Why is an atom electrically neutral?


An atom is the smallest unit of matter that retains the chemical properties of an element. It consists of a dense nucleus, containing positively charged protons and uncharged neutrons, surrounded by a cloud of negatively charged electrons. Despite having both positive and negative charges, atoms are electrically neutral overall. In this article, we will explore the reasons behind the electric neutrality of atoms in detail.

Table of Contents

Subatomic Particles

Before delving into the electric neutrality of atoms, let’s briefly understand the three subatomic particles that make up an atom:

  • Protons: Positively charged particles found in the nucleus of an atom. They have a relative charge of +1 and a relative mass of approximately 1 atomic mass unit (amu).
  • Neutrons: Uncharged particles also located in the nucleus. They have a relative charge of 0 and a relative mass of approximately 1 amu.
  • Electrons: Negatively charged particles that orbit the nucleus. They have a relative charge of -1 and a negligible mass compared to protons and neutrons.

Atomic Structure Topic 2 : [ Why an Atom is Electrically Neutral ?]

Charge of Subatomic Particles

The charges of subatomic particles play a crucial role in determining the overall charge of an atom. Protons carry a positive charge, electrons carry a negative charge, and neutrons have no charge. These charges are fundamental properties of these particles and cannot be altered without external influence.

Atomic Structure

The atomic structure refers to the organization of subatomic particles within an atom. The nucleus, located at the center, contains protons and neutrons tightly bound together. Electrons occupy distinct energy levels or orbitals surrounding the nucleus.

Electrons in Atoms

Electrons are crucial in determining the chemical behavior of an atom. They exist in specific energy levels or shells around the nucleus. The first shell can hold up to 2 electrons, while the subsequent shells have higher capacities. The distribution of electrons within these shells follows specific rules, such as the Aufbau principle, Pauli exclusion principle, and Hund’s rule.

Electron Distribution

The electron distribution in an atom is organized into electron configurations. These configurations describe the arrangement of electrons in various energy levels and sublevels. The distribution is determined by the atomic number of the element, which corresponds to the number of protons in the nucleus.

Example: Electron Configuration of Oxygen (O)

Energy Level Sublevel Electron Count
1 s 2
2 s 2
2 p 4

In the case of oxygen, the electron configuration is 1s2 2s2 2p4. This means that oxygen has 2 electrons in the first energy level, 2 electrons in the second energy level (2s sublevel), and 4 electrons in the second energy level (2p sublevel).


Ionization refers to the process in which an atom gains or loses electrons, resulting in the formation of charged particles called ions. When an atom gains or loses electrons, it becomes either positively or negatively charged.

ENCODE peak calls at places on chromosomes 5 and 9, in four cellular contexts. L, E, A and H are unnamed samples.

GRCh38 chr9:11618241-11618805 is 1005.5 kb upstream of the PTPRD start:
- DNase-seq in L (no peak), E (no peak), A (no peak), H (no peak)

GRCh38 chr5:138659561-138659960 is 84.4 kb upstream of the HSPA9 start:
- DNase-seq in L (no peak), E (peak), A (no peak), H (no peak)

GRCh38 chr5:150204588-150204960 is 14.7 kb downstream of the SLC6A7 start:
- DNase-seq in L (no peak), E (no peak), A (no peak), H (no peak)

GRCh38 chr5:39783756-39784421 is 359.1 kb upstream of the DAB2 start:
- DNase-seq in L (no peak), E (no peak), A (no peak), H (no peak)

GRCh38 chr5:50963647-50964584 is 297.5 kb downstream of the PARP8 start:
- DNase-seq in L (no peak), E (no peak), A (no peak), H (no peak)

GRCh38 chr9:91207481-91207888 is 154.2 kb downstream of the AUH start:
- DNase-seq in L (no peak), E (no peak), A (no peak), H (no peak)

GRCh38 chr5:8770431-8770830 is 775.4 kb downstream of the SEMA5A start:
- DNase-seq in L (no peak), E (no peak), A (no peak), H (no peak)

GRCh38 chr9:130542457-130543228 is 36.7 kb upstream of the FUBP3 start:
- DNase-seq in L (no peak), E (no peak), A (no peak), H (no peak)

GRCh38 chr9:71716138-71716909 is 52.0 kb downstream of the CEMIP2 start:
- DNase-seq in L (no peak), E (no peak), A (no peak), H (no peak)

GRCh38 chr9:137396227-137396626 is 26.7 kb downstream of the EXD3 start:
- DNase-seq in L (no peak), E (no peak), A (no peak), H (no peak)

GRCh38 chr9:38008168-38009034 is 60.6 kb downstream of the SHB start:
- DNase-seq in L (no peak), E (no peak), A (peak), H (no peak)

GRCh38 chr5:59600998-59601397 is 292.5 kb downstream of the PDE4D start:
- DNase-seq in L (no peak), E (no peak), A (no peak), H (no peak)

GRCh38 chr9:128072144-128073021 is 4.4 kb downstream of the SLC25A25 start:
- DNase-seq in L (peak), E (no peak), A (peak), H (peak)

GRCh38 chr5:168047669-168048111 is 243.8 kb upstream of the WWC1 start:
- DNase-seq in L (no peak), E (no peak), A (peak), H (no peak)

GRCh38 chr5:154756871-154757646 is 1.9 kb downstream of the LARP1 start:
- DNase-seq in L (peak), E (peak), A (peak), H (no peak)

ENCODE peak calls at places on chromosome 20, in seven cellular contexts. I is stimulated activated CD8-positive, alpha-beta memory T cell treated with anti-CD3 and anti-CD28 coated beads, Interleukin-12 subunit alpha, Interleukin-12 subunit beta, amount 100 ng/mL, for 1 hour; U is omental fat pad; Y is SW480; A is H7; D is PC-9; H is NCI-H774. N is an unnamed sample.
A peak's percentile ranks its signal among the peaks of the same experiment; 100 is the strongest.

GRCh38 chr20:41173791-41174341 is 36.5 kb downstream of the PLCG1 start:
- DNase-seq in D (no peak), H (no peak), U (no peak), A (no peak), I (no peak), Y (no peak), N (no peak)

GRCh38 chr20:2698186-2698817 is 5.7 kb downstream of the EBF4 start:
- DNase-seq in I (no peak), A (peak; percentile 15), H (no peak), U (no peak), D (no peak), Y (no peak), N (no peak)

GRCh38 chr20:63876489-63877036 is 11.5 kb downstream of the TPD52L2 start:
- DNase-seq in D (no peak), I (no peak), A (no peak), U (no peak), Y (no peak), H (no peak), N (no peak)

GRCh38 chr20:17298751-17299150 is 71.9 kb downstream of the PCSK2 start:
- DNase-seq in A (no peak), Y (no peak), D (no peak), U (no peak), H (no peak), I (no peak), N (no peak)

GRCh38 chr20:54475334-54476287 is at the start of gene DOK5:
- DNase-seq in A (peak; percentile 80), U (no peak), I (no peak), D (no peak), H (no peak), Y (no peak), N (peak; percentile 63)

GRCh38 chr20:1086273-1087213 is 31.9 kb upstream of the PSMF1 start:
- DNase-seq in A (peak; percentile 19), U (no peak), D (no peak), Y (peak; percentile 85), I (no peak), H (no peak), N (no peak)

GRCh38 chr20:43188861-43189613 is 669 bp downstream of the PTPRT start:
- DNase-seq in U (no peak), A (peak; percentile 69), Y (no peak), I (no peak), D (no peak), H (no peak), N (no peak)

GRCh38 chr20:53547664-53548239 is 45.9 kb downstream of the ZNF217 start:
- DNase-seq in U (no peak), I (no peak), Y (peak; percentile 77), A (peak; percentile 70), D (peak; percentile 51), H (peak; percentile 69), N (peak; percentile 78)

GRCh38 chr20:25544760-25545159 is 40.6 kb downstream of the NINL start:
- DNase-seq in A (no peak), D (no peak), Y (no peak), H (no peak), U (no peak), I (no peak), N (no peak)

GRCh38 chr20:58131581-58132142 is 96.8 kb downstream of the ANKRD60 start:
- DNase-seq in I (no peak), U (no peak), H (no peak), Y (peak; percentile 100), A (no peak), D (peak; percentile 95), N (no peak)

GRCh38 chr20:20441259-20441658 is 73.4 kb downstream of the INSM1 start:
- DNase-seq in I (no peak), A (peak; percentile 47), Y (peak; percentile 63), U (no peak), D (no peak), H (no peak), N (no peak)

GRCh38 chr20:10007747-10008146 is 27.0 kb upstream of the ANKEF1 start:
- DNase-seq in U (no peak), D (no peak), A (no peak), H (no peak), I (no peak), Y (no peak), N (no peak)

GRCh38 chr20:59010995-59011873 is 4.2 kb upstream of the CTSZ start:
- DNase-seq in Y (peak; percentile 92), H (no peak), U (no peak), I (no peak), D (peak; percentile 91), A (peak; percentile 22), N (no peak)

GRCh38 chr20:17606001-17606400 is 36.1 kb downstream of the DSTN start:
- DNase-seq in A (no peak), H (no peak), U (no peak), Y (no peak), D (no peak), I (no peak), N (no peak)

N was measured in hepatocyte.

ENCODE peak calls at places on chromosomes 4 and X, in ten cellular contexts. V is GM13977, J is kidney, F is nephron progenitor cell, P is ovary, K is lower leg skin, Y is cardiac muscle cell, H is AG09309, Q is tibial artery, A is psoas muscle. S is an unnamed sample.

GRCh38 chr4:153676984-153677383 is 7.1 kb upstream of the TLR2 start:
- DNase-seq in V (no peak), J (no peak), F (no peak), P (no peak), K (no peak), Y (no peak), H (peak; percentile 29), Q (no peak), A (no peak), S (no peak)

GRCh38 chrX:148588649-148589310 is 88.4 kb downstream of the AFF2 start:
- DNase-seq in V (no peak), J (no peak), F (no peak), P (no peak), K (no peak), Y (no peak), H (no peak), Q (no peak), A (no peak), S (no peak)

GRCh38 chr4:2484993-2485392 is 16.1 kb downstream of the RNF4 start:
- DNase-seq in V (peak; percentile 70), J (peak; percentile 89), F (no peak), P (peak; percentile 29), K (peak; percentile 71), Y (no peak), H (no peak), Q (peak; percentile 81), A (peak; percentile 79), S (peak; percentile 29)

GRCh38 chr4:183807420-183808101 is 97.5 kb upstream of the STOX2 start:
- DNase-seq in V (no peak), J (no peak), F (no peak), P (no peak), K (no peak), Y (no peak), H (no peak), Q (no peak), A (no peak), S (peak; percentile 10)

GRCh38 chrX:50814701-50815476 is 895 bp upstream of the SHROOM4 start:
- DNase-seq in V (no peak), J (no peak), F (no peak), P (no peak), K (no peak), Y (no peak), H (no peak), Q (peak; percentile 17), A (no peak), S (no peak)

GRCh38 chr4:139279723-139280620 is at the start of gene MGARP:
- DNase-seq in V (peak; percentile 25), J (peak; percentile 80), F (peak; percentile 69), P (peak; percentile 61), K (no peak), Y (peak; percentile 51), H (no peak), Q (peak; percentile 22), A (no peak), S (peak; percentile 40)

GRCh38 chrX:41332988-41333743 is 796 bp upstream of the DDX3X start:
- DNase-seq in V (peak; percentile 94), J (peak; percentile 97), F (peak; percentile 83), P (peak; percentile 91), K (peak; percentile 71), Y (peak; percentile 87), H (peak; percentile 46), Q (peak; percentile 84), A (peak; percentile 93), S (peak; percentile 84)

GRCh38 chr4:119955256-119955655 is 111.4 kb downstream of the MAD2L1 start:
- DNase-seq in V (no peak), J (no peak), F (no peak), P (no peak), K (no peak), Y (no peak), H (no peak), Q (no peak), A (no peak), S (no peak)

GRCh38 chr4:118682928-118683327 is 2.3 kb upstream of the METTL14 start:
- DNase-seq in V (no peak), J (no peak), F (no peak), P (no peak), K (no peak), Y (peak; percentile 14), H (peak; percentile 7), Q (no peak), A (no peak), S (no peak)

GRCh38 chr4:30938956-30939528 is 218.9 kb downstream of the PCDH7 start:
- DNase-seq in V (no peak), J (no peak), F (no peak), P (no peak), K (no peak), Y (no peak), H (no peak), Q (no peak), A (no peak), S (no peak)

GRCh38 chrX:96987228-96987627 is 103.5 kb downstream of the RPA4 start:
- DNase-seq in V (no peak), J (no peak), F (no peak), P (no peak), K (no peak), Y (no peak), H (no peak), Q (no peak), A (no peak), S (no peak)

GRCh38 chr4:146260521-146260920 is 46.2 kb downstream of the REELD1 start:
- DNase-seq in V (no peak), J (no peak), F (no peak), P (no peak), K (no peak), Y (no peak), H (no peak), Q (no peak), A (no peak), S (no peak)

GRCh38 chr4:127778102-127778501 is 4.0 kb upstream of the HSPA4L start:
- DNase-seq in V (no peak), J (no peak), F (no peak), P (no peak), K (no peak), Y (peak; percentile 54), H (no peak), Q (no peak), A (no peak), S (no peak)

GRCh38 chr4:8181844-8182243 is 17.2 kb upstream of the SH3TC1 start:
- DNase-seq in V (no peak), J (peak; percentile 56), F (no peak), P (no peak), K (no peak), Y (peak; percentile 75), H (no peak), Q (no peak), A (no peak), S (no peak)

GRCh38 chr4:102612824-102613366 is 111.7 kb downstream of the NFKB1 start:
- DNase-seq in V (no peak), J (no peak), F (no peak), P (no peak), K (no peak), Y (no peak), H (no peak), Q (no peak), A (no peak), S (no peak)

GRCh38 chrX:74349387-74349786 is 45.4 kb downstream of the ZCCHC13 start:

Electrically Neutral Atoms

Atoms are electrically neutral because the number of protons (positive charges) is equal to the number of electrons (negative charges). The positive charges in the nucleus are balanced out by the negative charges of the surrounding electrons, resulting in a net charge of zero.

Role of Electrons

Electrons play a crucial role in determining the chemical properties and reactivity of an atom. The arrangement and distribution of electrons in an atom’s energy levels determine how it interacts with other atoms.

Valence Electrons

Valence electrons are the electrons present in the outermost energy level of an atom. These electrons are involved in chemical bonding and determine the atom’s ability to form chemical compounds. The number of valence electrons influences an atom’s reactivity and its position in the periodic table.

Interactions Between Atoms

Atoms interact with each other through various types of chemical bonding. These interactions include:

  • Covalent Bonding: Sharing of electrons between atoms to achieve a stable electron configuration.
  • Ionic Bonding: Transfer of electrons from one atom to another, resulting in the formation of oppositely charged ions that attract each other.
  • Metallic Bonding: Delocalized sharing of electrons among a lattice of metal atoms.

Real-Life Examples

The concept of electrically neutral atoms is essential in understanding various phenomena in our everyday lives. Here are a few examples:

  • Chemical Reactions: The interaction of atoms in chemical reactions is based on the exchange, sharing, or redistribution of electrons.
  • Electric Conductivity: Materials with a balance of positive and negative charges can conduct electricity due to the movement of electrons.
  • Electrostatics: The neutral nature of atoms allows for the buildup of static charges through the transfer of electrons.


The electric neutrality of atoms arises from the equal number of positive protons and negative electrons. This delicate balance allows atoms to interact with one another, form chemical compounds, and participate in various processes essential for life and the functioning of our world. Understanding the electric neutrality of atoms is fundamental to comprehending the behavior of matter and the principles of chemistry.

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